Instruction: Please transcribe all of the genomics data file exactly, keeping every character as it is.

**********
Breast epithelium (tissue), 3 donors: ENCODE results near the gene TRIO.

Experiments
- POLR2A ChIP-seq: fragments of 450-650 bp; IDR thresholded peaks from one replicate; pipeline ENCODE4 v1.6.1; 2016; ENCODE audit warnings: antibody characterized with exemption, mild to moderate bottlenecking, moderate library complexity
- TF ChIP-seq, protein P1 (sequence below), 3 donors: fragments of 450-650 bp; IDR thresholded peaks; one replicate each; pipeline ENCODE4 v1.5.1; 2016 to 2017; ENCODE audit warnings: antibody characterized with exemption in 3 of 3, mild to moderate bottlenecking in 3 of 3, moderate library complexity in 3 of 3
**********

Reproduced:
Breast epithelium (tissue), 3 donors: ENCODE results near the gene TRIO.

Experiments
- POLR2A ChIP-seq: fragments of 450-650 bp; IDR thresholded peaks from one replicate; pipeline ENCODE4 v1.6.1; 2016; ENCODE audit warnings: antibody characterized with exemption, mild to moderate bottlenecking, moderate library complexity
- TF ChIP-seq, protein P1 (sequence below), 3 donors: fragments of 450-650 bp; IDR thresholded peaks; one replicate each; pipeline ENCODE4 v1.5.1; 2016 to 2017; ENCODE audit warnings: antibody characterized with exemption in 3 of 3, mild to moderate bottlenecking in 3 of 3, moderate library complexity in 3 of 3